Rosignano Plant - "White Beaches"
Solvay Rosignano operates safely with no impact on health or environment
We regularly update this webpage. Last update on 17.05.19
Some recently published online and broadcast videos and articles inaccurately claim that the white beach and its clear blue water are due to contaminated waste water from the factory
· The site is not polluting the "white beaches", nor its adjacent water
· Water quality consistent with entire Tuscany coast; no ban on bathing
· Discharges contains harmless, naturally-occurring materials
· Site complies with regulations
What are the White Beaches?
The white beaches of Rosignano derive their color from harmless, powdery deposits of limestone, which flow in the water discharge of the site. The blue color of the water is a natural phenomenon caused by the reflection of the sky against the white bottom of the sea.
Solvay wishes to make clear that the site is not polluting the "White Beaches", nor its adjacent waters. It does not discharge any 'free' heavy metals from its production process. The water quality at Rosignano is identical to that of the entire coast of Tuscany.
What is the impact of the plant on the environment?
Discharges from the plant -- as with all industrial sites in the region -- are subject to regular measurements which are publicly available.
The site complies with all applicable regulations, enforced and publicly documented by government authorities who independently verify environmental sampling data.
What about limestone discharges?
The plant uses limestone from nearby quarries as a raw material to manufacture soda ash. This limestone contains minute, naturally-occurring heavy metals in trace amounts which are “trapped” in the fine particles that the factory discharges.
In this so-called "solid" state, these heavy metals are inert and harmless to humans and to the environment. They cannot be absorbed by living organisms, including fish. The plant does not create or discharge any 'free' heavy metals from its production activities.
What are the regulations enforced by the Agenza Regionale Per La Protezione Ambientale Della Toscana (ARPAT)?
Please access here ARPART's latest report from 2015.
ARPAT controls the effluents at least four times a year, including for heavy metals, and also conducts complementary checks. The Solvay site monitors its discharged water daily and, every two weeks, submits average results of all the samples to the ARPAT.
The relevant ARPAT report shows that the water quality at Rosignano is identical to that of the entire coast of Tuscany. Analysis by the municipal authority also shows that the water is safe. They check the water quality for bacteria to assess bathing conditions from April through September, as well as for chemical products throughout the year.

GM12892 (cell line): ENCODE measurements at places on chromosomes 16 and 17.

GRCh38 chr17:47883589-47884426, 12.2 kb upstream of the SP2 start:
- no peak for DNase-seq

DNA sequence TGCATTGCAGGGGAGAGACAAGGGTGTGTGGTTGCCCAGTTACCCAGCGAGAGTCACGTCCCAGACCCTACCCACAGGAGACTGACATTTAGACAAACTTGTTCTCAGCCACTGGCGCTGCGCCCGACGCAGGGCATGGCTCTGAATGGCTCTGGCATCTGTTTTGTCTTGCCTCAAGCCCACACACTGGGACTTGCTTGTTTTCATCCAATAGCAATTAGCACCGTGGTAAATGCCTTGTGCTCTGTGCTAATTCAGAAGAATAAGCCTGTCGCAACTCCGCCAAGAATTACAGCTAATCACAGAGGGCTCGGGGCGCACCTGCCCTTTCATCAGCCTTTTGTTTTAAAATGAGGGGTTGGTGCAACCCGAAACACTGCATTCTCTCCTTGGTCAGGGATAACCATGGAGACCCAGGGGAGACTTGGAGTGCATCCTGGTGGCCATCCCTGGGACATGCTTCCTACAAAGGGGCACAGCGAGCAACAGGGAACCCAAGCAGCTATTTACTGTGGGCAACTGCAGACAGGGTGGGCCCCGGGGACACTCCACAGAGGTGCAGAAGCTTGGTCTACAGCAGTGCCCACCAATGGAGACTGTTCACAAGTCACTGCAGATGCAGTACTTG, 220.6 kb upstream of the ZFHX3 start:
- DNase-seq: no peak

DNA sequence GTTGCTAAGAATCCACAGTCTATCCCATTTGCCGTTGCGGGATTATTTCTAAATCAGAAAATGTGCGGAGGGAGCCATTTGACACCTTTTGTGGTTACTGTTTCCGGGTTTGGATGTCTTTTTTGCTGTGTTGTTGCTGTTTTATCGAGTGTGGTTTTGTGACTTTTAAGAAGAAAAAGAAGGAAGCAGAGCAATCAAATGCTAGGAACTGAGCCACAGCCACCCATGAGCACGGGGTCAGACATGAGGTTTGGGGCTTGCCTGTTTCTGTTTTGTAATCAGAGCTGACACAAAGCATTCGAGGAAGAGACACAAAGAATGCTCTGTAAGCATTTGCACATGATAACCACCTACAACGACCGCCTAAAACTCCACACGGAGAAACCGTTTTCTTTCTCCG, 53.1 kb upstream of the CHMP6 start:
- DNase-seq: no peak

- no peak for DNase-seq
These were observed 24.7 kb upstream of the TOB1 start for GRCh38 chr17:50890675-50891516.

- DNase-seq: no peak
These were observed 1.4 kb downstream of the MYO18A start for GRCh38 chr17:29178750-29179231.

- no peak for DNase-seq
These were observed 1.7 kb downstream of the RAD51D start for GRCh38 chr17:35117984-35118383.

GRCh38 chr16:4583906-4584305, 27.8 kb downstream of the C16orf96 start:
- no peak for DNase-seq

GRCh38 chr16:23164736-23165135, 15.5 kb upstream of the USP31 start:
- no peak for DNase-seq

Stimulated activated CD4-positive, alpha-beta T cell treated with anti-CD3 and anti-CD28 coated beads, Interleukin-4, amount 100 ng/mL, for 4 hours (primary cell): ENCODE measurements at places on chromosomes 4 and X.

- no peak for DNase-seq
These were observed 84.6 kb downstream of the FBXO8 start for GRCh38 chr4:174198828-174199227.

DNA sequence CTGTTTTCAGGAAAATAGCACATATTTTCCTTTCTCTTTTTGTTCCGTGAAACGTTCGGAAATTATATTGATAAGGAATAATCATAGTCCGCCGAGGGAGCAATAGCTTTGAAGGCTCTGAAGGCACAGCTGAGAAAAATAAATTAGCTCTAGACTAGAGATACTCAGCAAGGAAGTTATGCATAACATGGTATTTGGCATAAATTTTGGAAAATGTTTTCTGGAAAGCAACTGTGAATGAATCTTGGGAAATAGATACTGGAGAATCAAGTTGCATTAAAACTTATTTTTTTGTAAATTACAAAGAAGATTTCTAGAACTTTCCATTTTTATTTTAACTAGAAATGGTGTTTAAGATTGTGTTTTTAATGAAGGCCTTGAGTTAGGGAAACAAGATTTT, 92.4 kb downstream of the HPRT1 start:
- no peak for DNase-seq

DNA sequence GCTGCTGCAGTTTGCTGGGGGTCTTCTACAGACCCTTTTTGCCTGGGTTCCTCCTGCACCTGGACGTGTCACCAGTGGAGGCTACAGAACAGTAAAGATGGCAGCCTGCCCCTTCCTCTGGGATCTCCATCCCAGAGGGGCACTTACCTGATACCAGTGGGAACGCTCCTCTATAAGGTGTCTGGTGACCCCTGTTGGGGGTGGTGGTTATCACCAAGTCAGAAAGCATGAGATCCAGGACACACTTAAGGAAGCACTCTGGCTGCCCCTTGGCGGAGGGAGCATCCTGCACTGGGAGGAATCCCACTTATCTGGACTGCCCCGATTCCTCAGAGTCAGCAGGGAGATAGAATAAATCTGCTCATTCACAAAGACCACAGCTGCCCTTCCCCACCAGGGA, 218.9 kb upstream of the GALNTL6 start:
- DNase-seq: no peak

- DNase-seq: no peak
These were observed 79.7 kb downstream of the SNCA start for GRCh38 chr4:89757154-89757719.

Is the open channel to the sea allowed?
Solvay applies European Commission's "Best Available Techniques" (B.A.T.)
Solvay's soda ash process, production and effluents management are fully aligned with the European Commission’s Reference Document on Best Available Techniques (B.A.T.) for the Manufacture of Large Volume Inorganic-Chemicals - Solids and Others industry August 2007. This document states in particular the different methods recommended for effluents management in marine outfalls.
The open channel to the sea is fully in line with the European B.A.T. and was therefore authorized in the site’s environmental permit.
There is no ban on bathing on the “white beaches”, except for the stretch of 100 metres upstream and downstream of the discharge point. This distance is stipulated by law for any type of industrial structure in Italy.
What is the plant about?
This plant, started in 1912, covers an area of 200 ha in Italian city of Rosignano in Tuscany. Solvay employs there 449 direct employees as of January 2017, non counting indirect employment.
This plant mainly produces soda ash and sodium bicarbonate. It as well supplies peroxides (peracetic acid for water treatment) and high purity H2O2 to its European customers.
How does the plant work?
Please find hereunder an infographic:
What is Soda Ash? What products is it used in?
In 1863, Ernest Solvay discovered a new process for manufacturing sodium carbonate using sea salt, ammonia and carbonic acid. This process produced a sodium bicarbonate of high purity, which is used today in many fields: food, feed, health and air pollution control.
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